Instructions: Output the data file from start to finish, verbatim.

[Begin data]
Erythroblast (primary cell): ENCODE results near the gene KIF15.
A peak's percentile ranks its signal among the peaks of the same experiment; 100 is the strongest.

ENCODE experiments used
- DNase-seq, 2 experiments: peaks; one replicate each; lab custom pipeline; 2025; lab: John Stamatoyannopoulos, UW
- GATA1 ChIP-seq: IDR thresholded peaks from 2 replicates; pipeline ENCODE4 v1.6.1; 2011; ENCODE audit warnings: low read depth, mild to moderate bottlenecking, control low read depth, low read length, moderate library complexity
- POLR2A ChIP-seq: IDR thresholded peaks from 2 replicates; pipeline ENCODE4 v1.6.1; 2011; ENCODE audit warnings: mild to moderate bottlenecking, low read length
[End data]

Erythroblast (primary cell): ENCODE results near the gene KIF15.
A peak's percentile ranks its signal among the peaks of the same experiment; 100 is the strongest.

ENCODE experiments used
- DNase-seq, 2 experiments: peaks; one replicate each; lab custom pipeline; 2025; lab: John Stamatoyannopoulos, UW
- GATA1 ChIP-seq: IDR thresholded peaks from 2 replicates; pipeline ENCODE4 v1.6.1; 2011; ENCODE audit warnings: low read depth, mild to moderate bottlenecking, control low read depth, low read length, moderate library complexity
- POLR2A ChIP-seq: IDR thresholded peaks from 2 replicates; pipeline ENCODE4 v1.6.1; 2011; ENCODE audit warnings: mild to moderate bottlenecking, low read length